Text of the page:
This standard "does not require 'detailed factual allegations,' but it demands more than an unadorned, the-defendant-unlawfully-harmed-me accusation." Id. at 1949 (quoting Twombly, 550 U.S. at 555). A complaint must offer more than "'labels and conclusions,'" "'a formulaic recitation of the elements of a cause of action'" or "'naked assertion[s]' devoid of 'further factual enhancement.'" Id. (quoting Twombly, 550 U.S. at 555, 557) (alteration in original).

In assessing whether a complaint meets the plausibility standard, a court should first identify any allegations in the complaint that "are no more than conclusions" and therefore "are not entitled to the assumption of truth." Id. at 1950; see also Hayden v. Paterson, 594 F.3d 150, 161 (2d Cir. 2010). Second, a court should assume that any remaining well-pleaded allegations are true and "then determine whether they plausibly give rise to an entitlement to relief." Iqbal, 129 S. Ct. at 1950; see also Ruston v. Town Bd. for Skaneateles, 610 F.3d 55, 59 (2d Cir.), cert. denied, 131 S. Ct. 824 (2010).

B. Analysis

To state a claim for breach of contract under New York law, a plaintiff must adequately allege each of the following elements: "(1) the existence of an agreement, (2) adequate performance of the contract by the plaintiff, (3) breach of contract by the defendant, and (4) damages." Harsco Corp. v. Segui, 91 F.3d 337, 348 (2d Cir. 1996); see also Fischer & Mandell, LLP v. Citibank, N.A., 632 F.3d 793, 799 (2011); Eternity Global Master Fund Ltd. v. Morgan Guar. Trust Co. of N.Y., 375 F.3d 168, 177 (2d Cir. 2004).*fn6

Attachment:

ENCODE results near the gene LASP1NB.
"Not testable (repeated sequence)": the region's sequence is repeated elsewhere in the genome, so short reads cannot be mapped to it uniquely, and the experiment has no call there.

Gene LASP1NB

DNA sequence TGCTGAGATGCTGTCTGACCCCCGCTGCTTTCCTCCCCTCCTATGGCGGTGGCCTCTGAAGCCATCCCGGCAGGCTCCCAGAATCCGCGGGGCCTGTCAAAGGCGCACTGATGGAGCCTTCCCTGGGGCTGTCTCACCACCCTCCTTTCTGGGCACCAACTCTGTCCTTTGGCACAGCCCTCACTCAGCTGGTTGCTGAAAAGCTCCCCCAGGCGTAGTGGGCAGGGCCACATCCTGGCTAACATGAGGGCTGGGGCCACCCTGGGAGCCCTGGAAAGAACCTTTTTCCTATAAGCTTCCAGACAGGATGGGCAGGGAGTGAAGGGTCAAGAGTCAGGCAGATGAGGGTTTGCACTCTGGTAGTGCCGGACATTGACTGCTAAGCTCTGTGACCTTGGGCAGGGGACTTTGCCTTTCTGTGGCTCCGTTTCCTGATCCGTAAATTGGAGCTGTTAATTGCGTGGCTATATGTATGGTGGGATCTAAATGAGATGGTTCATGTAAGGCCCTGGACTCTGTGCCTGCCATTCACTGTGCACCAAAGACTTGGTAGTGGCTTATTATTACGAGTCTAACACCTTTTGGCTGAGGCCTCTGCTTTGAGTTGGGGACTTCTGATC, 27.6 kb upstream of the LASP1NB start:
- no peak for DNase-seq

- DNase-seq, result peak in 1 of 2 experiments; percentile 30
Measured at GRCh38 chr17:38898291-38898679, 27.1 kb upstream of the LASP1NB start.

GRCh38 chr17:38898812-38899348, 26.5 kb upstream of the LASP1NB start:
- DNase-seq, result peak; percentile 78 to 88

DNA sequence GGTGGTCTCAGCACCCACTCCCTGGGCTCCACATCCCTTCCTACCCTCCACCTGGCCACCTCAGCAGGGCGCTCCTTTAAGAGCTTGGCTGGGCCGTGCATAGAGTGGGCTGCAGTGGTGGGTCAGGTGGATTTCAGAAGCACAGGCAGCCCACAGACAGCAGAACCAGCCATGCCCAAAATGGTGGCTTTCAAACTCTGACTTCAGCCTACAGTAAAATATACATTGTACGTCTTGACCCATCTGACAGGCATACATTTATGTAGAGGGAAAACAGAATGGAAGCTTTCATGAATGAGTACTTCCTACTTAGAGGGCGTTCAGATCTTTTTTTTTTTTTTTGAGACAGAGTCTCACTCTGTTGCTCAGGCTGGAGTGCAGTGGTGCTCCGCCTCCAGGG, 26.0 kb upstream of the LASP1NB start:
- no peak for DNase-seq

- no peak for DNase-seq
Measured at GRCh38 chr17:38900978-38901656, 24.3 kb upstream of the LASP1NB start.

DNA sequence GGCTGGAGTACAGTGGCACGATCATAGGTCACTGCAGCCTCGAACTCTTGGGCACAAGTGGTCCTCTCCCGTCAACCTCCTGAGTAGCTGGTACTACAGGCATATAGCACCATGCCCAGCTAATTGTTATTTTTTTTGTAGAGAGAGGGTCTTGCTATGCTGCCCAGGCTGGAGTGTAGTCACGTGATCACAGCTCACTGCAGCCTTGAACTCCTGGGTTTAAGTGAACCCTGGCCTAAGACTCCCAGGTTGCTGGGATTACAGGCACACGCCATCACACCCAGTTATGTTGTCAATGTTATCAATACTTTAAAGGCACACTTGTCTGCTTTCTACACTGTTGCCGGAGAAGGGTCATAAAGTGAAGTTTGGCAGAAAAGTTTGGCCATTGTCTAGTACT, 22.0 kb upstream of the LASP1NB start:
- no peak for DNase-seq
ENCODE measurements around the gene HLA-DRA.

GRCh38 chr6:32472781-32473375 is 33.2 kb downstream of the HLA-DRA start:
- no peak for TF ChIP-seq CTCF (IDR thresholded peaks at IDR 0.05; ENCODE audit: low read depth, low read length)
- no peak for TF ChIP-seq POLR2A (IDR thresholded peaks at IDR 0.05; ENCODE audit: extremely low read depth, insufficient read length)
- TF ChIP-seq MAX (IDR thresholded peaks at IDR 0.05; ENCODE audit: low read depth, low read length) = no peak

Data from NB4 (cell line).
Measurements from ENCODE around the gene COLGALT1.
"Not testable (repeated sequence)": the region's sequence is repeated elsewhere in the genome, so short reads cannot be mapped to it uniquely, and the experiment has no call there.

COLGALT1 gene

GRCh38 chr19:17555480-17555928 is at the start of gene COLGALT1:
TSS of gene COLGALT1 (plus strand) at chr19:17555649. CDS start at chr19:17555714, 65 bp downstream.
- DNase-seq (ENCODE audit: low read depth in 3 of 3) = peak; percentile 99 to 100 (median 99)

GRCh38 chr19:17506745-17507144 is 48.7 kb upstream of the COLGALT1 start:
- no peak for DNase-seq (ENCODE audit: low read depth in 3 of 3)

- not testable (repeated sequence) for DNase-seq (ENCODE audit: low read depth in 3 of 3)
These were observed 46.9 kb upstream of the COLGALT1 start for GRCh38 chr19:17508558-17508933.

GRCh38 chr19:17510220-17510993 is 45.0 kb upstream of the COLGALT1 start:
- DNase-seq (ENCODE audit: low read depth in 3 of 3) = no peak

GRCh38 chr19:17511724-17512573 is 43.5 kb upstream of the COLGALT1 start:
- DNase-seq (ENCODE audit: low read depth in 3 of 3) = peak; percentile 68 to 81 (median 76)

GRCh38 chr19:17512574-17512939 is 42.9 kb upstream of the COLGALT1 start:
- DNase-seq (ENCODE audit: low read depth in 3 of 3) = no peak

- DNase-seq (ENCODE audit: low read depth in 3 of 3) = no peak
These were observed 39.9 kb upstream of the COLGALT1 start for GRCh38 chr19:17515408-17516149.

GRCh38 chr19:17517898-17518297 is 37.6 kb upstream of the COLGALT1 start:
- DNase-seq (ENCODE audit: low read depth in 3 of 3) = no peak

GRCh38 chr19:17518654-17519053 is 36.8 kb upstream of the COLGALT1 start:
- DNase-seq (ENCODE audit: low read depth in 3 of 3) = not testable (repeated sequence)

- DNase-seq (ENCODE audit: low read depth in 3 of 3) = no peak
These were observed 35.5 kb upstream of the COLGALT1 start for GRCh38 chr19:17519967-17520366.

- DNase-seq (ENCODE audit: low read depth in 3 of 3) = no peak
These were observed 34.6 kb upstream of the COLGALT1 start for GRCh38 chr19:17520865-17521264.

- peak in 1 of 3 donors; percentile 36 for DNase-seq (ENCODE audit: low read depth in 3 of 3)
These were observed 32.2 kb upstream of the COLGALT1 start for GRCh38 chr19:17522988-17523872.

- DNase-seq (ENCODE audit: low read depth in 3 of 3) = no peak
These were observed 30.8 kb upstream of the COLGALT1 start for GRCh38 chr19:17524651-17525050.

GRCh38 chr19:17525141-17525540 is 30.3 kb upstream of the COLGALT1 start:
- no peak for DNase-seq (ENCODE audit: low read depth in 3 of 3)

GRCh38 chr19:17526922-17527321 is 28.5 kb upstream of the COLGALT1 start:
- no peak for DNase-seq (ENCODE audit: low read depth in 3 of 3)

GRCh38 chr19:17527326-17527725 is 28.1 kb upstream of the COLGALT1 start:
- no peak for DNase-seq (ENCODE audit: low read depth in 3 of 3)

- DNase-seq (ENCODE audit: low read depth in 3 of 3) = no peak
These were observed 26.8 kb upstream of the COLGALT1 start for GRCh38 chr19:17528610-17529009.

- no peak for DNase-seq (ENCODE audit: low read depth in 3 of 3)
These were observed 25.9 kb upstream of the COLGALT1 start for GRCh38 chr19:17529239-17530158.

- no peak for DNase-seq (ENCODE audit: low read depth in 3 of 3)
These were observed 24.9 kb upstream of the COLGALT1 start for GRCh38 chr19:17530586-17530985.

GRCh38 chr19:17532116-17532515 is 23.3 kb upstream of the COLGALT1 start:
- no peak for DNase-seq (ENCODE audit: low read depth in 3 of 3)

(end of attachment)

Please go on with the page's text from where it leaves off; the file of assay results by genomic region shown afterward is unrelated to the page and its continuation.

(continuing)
Hertz argues for dismissal on two grounds. First, it argues that Comfort Inn has failed to make any allegations regarding the second element of a breach of contract claim -- that Comfort Inn adequately performed its own obligations under the contract. Second, Hertz argues that the allegations in the amended complaint as a whole are insufficient to plead a plausible breach of contract claim.

1. Comfort Inn's Own Performance

A claimant's failure to plead the performance of its own contractual obligations is fatal to a breach of contract claim even if the other requisite elements are properly pleaded. See, e.g., Global Crossing Bandwidth, Inc. v. PNG Telecomms., Inc., No. 06 Civ. 6415T, 2007 WL 174094, at *2 (W.D.N.Y. Jan. 22, 2007) (granting motion to dismiss due to plaintiff's failure "to allege that it adequately performed under the contract"); Udell v. Berkshire Life Ins. Co. of Am., No. 03-CV-2721 (SJF) (KAM), 2005 WL 1243497, at *5 (E.D.N.Y. May 25, 2005) ("[P]laintiff does not even generally allege performance of his . . . remaining obligations under the [contract]. Accordingly, plaintiff's breach of contract claim . . . is dismissed for failure to state a claim."); Global Intellicom, Inc. v. Thomson Kernaghan & Co., No. 99 Civ. 342 (DLC), 1999 WL 544708, at *18 (S.D.N.Y. July 27, 1999) (dismissing breach of contract claim because plaintiff failed to allege its own performance or that it was excused from performing because of defendants' breach); R.H. Damon & Co. v. Softkey Software Prods., Inc., 811 F. Supp. 986, 991 (S.D.N.Y. 1993) ("[W]hen pleading a claim for the breach of an express contract, as in the instant case, the complaint must contain some allegation that the plaintiffs actually performed their obligations under the contract."). Absent allegations of the claimant's own performance, the claimant has alleged facts showing "the mere possibility of misconduct," but not that it is entitled to relief. Iqbal, 129 S. Ct. at 1950.